Polymetal (LON: POLY) shares jumped another 30% this morning in London as the gold miner responded to press speculation. The idea being floated is that the company would split into two pieces, one holding the Russian assets, the other the Kazakh.
The idea has been obvious enough since the current difficulties started. Polymetal does, rather neatly, split into two different operations. There’re the gold mines inside Russia, those in Kazakhstan. They both tend to sell concentrate, not gold bars, there are no sanctions against the company and the larger shareholders themselves are also not sanctioned. So, in theory, there should be no problem for the company at all.
Except as the case of Petropavlovsk shows this isn’t wholly true. That miner is also not sanctioned, not are investors. And yet the company’s bank is, which means that it cannot deliver gold against the working capital loans, cannot pay off those loans and so cannot break the contract to deliver gold to Gazprombank. That is, just because there are no direct sanctions doesn’t mean that there can’t be problems.
It’s also possible to wonder whether Russia’s reaction to western sanctions might include greater control over hard currency earning operations like gold mining. So, that Polymetal is a mixture of within and without Russian assets means that separating them into two separate companies might make good sense.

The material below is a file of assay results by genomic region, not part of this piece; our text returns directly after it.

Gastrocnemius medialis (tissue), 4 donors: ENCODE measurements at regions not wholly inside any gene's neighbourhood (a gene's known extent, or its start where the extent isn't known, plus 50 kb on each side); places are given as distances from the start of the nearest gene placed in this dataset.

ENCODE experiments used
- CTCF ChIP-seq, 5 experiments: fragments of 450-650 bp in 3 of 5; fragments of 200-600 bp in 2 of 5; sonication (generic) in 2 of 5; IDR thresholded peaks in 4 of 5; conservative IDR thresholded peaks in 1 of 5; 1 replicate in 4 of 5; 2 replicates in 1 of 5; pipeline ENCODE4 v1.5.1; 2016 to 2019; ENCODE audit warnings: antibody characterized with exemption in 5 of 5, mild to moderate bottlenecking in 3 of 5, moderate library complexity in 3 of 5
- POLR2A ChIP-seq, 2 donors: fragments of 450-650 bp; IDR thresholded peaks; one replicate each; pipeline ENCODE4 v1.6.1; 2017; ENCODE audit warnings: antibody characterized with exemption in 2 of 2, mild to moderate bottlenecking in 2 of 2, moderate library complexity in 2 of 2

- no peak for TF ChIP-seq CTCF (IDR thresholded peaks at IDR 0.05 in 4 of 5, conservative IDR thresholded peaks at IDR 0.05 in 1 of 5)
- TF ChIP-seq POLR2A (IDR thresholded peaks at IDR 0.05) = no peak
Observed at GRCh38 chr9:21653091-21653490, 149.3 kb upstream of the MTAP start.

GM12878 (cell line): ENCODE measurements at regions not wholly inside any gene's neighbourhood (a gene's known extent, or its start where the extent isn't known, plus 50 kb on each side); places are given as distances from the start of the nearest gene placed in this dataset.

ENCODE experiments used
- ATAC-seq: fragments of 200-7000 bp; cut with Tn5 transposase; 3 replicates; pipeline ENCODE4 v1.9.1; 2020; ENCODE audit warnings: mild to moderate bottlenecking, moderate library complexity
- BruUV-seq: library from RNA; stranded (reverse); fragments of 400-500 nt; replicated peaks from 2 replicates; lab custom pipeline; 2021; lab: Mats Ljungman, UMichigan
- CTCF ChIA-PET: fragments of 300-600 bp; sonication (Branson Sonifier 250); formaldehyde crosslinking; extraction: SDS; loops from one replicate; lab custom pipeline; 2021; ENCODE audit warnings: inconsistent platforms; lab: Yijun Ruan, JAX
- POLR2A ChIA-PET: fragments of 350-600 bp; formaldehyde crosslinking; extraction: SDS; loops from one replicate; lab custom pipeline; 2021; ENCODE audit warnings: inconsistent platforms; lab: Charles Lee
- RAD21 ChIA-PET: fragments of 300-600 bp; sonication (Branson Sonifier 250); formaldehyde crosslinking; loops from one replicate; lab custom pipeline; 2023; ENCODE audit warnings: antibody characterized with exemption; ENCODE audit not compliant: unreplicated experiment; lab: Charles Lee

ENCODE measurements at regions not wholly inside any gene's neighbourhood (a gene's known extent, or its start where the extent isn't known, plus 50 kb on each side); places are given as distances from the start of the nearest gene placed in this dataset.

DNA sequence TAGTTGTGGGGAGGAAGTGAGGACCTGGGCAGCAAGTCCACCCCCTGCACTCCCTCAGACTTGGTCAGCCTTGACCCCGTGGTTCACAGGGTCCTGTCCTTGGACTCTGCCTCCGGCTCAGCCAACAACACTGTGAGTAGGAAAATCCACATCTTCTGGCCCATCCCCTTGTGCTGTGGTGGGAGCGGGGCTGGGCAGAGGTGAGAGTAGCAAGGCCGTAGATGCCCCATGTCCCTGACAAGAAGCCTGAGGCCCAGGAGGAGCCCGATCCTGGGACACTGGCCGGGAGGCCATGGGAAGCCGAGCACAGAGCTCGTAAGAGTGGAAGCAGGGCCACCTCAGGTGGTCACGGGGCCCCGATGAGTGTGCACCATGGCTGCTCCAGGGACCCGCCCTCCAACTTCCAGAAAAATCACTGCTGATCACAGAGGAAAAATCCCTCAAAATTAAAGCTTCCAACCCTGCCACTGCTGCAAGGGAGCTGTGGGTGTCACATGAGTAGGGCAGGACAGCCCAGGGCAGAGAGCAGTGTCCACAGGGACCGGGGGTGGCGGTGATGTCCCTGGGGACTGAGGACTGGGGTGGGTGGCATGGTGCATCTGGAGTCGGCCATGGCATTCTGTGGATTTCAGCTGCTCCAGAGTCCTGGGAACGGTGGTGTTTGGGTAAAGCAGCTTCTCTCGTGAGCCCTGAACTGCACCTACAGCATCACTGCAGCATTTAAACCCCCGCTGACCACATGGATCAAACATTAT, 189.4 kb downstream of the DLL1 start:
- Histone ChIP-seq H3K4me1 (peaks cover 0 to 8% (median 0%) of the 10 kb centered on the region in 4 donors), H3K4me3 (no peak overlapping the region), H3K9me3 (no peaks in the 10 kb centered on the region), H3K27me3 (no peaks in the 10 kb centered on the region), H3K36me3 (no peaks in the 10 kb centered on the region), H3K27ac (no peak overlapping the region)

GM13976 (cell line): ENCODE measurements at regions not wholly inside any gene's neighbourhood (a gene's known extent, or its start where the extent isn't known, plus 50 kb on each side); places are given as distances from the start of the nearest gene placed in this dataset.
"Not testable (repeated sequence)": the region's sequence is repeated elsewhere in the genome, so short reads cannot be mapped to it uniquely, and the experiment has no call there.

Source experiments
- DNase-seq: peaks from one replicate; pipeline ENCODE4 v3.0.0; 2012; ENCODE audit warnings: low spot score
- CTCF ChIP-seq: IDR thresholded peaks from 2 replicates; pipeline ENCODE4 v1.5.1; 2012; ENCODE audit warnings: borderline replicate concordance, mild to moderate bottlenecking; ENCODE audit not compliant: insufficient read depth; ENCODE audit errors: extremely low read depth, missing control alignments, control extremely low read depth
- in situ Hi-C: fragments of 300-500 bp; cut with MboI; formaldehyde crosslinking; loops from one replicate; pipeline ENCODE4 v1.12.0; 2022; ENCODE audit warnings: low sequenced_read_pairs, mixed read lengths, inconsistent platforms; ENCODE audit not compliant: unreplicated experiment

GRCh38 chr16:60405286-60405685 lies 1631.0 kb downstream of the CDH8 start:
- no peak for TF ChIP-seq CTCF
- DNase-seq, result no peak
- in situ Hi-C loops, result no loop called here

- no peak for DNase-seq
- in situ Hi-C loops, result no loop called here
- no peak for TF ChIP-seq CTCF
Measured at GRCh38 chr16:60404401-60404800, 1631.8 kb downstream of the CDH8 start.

The news first appeared at Reuters and Polymetal has commented on those rumours this morning. They do not, of course, say that this is indeed what they’re going to do. Instead, they point out that they are thinking about such things and that the idea of distinct ownership in the different jurisdictions is something that could indeed be a solution.
It is possible to think that this is just so obvious that Polymetal should just get on and do it. As we know – for Polymetal has told us so – the process flow inside the company doesn’t really mingle. Not in any manner that would be difficult to manage as separate companies at least. There’s no one central processing plant without which one set or another of the mines wouldn’t work for example. So separation on the basis of physical processes would not be that difficult.
However, what would matter is where the debt burden goes. Properly allocating the corporate debt – the working capital – outstanding across the two new organisations would be somewhat more complex. The banks providing it would demand a say in how much was allocated to which sector. Any cross guarantees would be difficult to unpick.
The basic idea is an obvious solution to the problem which is why Polymetal shares have jumped again as it becomes public. It’s possible that the Kazakh assets are worth the current price alone – but there’s still substantial risk given the political background here.
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Tim Worstall is a freelance writer specialising in economics and the financial markets.